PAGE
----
MIT

The American Mind Remains Grounded In 18th Century Calls For Liberty

Our friends at the Sam Adams Alliance produce a worthwhile podcast called Engaging Democracy. Its most recent episode is of particular interest during this season of celebration of America's founding in independence and liberty: Too often we think of our separation from Great Britain as an instigation of a few great men. Not so. Rather, as Thomas Jefferson said he tried to convey in the Declaration of Independence, it was a reflection of the American mind — a growing call of people from all walks of life who were expressing themselves in local resolutions calling for independence and the manifestation of their God given natural right to liberty. In the "You Never Know Where A Conservative Will Pop Up" category, host Eric O'Keefe interviews MIT historian Pauline Maier, often seen on The History Channel, and author of American Scripture, for her take on how the Declaration was influenced by an increasingly popular sentiment throughout the colonies. 

While July may evoke thoughts of and provoke interest in our founding history, our liberty remains under attack by those who viciously ram at us bigger and more monstrous governmental control. Today is similar to then. The admonition by our Founders after independence to vigilantly preserve our liberty has become a vigilance to return to our liberty. That makes this 7-minute podcast worth the listen.

Click here to listen to Engaging Democracy: Getting the Founding Right featuring Pauline Maier

First It Was The Twinkie Defense, Now Will It Be, "Magnets Made Me Do It"?

Criminals have concocted, "experts" have agreed with and society has accepted over the years, some of the most extraordinary excuses for illegal behavior. "Temporary insanity" comes to mind. How about the absurd "Twinkie Defense" used by the murderer of San Francisco Mayor George Moscone and Supervisor Harvey Milk? Now, we may have another wacky defense on the horizon. According to a new report in the Proceedings of the National Academy of Sciences, via Discovery News, scientists from MIT, Harvard and Beth Israel Deaconess Medical Center . . .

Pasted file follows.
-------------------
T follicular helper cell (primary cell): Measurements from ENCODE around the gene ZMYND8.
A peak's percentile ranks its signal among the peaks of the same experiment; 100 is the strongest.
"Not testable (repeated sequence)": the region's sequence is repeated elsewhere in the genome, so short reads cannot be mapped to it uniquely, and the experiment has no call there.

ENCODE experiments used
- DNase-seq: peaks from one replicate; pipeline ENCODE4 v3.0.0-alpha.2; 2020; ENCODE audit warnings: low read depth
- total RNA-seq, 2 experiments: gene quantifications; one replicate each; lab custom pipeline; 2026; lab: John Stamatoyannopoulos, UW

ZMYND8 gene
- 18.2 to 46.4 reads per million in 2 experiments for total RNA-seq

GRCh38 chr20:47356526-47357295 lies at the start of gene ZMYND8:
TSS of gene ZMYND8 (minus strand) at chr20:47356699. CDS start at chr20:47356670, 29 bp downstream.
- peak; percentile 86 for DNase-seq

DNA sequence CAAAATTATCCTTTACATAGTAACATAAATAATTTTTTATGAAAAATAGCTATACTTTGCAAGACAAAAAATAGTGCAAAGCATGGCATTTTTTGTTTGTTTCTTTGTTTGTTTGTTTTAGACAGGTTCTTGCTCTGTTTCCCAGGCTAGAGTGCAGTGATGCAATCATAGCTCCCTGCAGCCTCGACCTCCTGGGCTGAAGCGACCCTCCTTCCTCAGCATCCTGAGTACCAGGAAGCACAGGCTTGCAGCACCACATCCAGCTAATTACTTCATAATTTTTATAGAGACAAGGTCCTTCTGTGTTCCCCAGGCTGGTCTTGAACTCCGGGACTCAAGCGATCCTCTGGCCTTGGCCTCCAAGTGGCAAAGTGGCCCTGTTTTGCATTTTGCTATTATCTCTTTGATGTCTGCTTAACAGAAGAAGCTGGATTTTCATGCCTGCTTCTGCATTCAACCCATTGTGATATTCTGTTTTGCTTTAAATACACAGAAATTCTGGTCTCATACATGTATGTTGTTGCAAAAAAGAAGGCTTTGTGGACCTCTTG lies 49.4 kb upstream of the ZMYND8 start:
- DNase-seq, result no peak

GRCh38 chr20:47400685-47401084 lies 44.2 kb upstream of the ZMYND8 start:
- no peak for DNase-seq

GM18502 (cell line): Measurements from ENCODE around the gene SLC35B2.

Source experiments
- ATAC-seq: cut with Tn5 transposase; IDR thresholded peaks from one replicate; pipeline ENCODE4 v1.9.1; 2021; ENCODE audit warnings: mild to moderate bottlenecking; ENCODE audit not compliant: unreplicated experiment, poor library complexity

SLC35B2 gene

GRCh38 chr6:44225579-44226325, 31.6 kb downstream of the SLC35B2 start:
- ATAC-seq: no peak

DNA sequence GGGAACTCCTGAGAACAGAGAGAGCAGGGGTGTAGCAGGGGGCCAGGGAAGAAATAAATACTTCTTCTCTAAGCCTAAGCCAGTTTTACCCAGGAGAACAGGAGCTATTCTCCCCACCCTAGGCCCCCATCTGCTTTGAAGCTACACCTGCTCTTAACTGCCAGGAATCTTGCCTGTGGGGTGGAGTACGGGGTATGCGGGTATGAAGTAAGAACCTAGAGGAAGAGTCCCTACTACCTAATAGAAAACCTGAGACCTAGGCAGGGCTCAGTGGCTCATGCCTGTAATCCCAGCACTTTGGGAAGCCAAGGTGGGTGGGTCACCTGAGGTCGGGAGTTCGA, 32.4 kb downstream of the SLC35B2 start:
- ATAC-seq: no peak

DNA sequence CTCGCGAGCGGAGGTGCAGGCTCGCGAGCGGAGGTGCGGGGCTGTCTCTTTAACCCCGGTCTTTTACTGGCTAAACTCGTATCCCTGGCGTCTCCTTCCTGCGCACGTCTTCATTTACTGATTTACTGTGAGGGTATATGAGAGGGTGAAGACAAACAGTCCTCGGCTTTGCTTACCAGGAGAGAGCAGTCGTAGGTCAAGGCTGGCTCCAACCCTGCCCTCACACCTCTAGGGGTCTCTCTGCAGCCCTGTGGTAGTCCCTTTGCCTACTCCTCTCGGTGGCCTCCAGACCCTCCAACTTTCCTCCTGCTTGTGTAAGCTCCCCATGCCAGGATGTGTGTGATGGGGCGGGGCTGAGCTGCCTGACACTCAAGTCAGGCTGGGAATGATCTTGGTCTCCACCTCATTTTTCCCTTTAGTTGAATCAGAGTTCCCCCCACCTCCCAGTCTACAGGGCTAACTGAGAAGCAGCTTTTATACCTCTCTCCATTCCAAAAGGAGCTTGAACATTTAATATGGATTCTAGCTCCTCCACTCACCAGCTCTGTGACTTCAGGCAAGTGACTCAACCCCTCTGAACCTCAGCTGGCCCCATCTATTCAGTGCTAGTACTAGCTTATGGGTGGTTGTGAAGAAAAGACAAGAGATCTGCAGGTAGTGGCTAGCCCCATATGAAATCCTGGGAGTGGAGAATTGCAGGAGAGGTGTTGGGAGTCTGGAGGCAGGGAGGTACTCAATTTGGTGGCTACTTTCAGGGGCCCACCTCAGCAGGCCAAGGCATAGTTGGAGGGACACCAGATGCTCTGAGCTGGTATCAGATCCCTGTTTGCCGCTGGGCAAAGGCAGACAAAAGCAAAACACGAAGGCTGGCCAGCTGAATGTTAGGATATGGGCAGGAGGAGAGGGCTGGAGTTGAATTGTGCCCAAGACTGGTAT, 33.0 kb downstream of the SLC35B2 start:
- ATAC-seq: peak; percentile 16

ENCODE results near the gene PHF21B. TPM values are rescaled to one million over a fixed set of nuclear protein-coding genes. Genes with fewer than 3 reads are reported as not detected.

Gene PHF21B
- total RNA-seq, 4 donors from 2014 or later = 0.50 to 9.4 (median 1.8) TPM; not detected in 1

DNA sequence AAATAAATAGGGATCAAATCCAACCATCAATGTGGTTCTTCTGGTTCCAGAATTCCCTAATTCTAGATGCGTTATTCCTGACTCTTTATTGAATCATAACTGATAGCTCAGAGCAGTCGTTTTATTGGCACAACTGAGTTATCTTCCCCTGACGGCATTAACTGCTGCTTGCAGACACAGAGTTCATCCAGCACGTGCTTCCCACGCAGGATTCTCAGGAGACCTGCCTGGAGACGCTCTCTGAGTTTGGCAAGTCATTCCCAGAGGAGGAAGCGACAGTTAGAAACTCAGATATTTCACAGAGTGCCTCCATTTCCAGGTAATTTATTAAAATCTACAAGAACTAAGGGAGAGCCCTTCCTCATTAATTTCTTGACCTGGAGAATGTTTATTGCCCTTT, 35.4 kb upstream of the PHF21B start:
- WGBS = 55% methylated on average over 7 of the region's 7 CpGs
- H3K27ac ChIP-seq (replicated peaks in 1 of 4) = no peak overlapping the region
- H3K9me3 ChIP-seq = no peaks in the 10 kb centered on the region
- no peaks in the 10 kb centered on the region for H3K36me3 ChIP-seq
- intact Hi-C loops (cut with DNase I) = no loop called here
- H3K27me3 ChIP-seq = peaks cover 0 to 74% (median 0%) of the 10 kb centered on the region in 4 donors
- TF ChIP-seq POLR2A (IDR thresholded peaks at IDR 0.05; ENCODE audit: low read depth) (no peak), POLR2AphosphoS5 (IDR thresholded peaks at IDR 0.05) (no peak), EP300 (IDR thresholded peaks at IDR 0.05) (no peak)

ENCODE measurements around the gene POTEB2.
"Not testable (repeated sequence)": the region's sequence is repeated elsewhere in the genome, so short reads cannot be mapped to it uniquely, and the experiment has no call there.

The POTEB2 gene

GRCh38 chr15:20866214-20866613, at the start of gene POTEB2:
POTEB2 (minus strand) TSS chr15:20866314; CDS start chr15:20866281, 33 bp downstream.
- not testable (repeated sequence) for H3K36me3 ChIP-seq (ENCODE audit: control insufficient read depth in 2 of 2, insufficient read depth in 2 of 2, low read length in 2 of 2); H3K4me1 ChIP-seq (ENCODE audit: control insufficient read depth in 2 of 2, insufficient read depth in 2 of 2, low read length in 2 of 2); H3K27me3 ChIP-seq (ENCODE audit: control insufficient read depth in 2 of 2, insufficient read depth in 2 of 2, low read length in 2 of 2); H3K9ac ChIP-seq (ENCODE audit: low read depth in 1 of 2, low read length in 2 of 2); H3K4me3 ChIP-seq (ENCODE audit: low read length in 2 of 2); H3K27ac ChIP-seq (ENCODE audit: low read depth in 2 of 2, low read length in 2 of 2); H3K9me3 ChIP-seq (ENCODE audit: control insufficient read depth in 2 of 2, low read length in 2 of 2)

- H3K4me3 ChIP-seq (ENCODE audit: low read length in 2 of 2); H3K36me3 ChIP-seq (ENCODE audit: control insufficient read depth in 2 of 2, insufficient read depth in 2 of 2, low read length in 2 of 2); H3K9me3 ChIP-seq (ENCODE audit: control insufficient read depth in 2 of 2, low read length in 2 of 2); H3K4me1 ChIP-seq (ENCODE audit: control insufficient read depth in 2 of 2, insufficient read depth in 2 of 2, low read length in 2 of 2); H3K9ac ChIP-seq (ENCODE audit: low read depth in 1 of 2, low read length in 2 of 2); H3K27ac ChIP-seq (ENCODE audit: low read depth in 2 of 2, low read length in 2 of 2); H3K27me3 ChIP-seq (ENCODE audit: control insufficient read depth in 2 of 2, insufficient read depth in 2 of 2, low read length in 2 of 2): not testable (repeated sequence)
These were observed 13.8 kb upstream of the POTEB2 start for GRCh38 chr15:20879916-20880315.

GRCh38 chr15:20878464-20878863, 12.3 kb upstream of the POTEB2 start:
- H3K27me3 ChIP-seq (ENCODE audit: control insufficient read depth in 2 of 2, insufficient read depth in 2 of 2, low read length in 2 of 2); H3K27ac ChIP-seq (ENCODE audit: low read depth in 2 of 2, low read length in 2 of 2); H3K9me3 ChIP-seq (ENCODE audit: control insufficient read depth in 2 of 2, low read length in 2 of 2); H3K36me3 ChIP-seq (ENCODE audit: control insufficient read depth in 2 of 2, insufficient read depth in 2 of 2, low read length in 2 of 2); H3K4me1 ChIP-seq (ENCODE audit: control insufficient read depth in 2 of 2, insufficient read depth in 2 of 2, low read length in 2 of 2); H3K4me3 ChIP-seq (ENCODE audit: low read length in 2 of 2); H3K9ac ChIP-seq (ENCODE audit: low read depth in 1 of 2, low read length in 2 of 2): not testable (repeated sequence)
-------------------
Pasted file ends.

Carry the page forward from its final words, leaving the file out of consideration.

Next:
are able to scramble the moral center of the brain, making it more difficult for people to separate innocent intentions from harmful outcomes. The research could have big implications for not only neuroscientists, but also for judges and juries.

In a test, subjects read a story while scientists applied a magnetic field using a method known as transcranial magnetic stimulation. The magnetic fields created confusion in the neurons that make up a certain part of the brain, causing the subjects to conclude different moral judgments about the story. The scientists admit the differences weren't dramatically different and that in order for a jury to be affected, there's have to be one pretty big magnet hanging over them.

Still, we're not surprised such research is going on and that it's caught the attention of some enterprising ne'er-do-well and criminal defense lawyer, not to mention scoundrel politician. Just remember that when the next sensational crime hits the headlines, and the suspect claims the magnet defense, or a lawyer claims jury tampering by magnet, you read it here first.